|Year of Publication||2014|
|University||University of Michigan|
|Keywords||Demographics, Health Conditions and Status, Retirement Planning and Satisfaction|
This three-essay dissertation explores components of aging–in-place among adults living alone aged 65 and older using nationally representative data from the Health and Retirement Study (HRS). Drawing on the Person-Environment Fit and Person-Centered perspectives, the overall goal is to examine the extent to which three dimensions of aging-in-place, namely the environment, the older individual, and individual agency (efficacy), are inter-related in order to enable independent living among this subgroup of older persons. Together, these three components help to characterize the heterogeneity of the life contexts and personal resources of older adults who live alone and are aging-in-place. The first paper explored to what degree the environment and health subgroups are associated with subjective well-being among older adults living alone. Through clustering analysis, the four health subgroups of sensory-cognitive impaired, physically impaired, frail, and healthy were identified. The intersection of these health subgroups with three environmental contexts that reflect different levels of physical and social support were examined. The frail group was more likely to show depressive symptoms if they lived in a physically average and socially unsupported environment. The sensory-cognitive impaired group was more likely to report depressive symptoms when they lived in a physically-unsupported but socially-supported environment. The second paper asked if changes in depressive symptomatology over time are mediated by changes in perceived control. The findings confirm a stronger negative influence of membership in a vulnerable health subgroup on perceived control, which in turn affects depressive symptoms over time. Among the environmental contexts, only greater social support was associated with a decrease in depressive symptoms over time via perceived control. The third paper extended the empirical examination of proposals drawn from the Person-Environment Fit perspective. I asked how much environments moderate the effects of health profiles and low socioeconomic status on mortality risk. The results show that for individuals in the sensory-cognitive impaired and physically impaired groups, broader social network was associated with an increased risk of death. In addition, the study revealed that older adults living alone with low socioeconomic status who live in a senior housing environment had a reduced risk of death.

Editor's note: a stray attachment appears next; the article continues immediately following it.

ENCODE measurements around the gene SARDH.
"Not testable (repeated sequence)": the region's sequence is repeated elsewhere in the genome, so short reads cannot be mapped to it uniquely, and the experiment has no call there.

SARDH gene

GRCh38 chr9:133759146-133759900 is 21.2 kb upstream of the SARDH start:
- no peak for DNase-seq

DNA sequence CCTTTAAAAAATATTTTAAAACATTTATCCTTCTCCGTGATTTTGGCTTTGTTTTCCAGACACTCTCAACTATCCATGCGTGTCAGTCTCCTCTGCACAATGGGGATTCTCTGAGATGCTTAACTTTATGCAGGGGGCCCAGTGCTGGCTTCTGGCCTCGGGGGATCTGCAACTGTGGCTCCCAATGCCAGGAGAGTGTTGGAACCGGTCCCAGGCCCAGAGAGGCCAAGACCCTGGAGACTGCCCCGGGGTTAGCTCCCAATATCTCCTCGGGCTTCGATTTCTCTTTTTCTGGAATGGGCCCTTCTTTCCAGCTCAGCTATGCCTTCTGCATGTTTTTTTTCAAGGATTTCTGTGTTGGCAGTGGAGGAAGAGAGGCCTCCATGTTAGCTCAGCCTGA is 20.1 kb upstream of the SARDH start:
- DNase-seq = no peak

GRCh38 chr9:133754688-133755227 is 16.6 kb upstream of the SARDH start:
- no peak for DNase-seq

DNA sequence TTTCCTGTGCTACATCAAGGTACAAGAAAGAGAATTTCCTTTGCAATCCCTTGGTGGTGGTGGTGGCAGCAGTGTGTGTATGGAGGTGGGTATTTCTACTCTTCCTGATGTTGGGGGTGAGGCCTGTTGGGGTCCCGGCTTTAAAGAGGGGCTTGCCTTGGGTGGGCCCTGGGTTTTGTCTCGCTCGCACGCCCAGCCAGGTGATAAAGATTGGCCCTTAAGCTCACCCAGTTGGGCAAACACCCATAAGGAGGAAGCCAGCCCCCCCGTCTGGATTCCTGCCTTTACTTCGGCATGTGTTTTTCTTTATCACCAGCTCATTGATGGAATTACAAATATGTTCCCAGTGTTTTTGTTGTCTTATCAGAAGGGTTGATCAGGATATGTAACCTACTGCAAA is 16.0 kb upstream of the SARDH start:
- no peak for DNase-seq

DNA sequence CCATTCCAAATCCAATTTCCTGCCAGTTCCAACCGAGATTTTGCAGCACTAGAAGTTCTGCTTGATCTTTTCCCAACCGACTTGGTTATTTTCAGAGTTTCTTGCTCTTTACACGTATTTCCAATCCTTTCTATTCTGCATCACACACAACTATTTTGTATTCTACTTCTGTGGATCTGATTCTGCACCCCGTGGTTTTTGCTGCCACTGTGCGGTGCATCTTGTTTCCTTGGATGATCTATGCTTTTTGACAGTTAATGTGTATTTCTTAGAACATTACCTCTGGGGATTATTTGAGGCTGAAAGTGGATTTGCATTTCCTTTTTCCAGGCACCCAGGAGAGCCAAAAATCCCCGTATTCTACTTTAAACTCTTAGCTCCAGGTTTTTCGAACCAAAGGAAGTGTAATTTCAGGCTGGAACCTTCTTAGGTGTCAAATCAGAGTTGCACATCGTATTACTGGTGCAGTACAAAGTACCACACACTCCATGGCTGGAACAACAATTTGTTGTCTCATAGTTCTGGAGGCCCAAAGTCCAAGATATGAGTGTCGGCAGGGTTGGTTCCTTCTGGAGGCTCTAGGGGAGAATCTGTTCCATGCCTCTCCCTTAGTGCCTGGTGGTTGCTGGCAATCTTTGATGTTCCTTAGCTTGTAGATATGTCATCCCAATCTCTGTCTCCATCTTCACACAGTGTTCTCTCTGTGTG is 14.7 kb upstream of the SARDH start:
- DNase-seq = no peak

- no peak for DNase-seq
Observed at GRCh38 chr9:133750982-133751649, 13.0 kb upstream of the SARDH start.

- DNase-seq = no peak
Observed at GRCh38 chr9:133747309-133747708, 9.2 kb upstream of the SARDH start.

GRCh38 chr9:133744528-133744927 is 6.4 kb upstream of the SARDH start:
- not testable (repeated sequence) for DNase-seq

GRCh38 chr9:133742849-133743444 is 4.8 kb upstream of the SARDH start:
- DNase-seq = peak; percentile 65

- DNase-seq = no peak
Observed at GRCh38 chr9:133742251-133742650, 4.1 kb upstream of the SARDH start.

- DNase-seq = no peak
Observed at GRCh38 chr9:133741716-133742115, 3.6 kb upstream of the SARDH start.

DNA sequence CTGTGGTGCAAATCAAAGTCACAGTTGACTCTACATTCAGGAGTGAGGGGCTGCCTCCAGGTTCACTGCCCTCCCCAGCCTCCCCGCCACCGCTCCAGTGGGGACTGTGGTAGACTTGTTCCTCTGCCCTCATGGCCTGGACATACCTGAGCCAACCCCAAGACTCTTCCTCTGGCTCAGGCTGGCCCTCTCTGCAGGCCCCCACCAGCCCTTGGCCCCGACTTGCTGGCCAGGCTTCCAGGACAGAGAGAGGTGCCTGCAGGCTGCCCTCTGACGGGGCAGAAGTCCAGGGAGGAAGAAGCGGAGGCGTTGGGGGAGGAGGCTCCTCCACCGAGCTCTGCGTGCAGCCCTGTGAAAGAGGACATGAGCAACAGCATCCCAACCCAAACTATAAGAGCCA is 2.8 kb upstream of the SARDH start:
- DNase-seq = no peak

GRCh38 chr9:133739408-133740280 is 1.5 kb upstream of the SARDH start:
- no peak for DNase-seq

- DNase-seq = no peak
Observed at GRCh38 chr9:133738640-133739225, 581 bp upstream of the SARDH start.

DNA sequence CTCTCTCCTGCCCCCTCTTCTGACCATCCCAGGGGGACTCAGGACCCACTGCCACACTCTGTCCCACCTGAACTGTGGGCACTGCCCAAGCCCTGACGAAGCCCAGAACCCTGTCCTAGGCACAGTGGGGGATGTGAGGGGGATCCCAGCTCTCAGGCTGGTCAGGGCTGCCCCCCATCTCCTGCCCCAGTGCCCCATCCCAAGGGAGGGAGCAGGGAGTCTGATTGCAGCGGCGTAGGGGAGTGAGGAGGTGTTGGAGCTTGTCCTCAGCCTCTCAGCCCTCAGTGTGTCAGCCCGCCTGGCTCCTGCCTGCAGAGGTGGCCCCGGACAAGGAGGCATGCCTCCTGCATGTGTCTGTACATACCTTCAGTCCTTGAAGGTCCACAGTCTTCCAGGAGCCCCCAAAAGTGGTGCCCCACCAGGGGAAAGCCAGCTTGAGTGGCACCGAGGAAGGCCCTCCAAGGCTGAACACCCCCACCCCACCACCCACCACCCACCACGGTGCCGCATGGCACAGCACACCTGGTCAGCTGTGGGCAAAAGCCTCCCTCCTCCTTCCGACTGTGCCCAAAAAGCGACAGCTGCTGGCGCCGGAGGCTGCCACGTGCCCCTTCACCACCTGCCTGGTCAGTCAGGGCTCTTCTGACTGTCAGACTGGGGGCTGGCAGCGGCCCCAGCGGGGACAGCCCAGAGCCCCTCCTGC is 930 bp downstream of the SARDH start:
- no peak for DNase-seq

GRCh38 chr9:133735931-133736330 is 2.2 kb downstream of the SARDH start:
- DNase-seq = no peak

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|Short Title||Differential Aging-In-Place|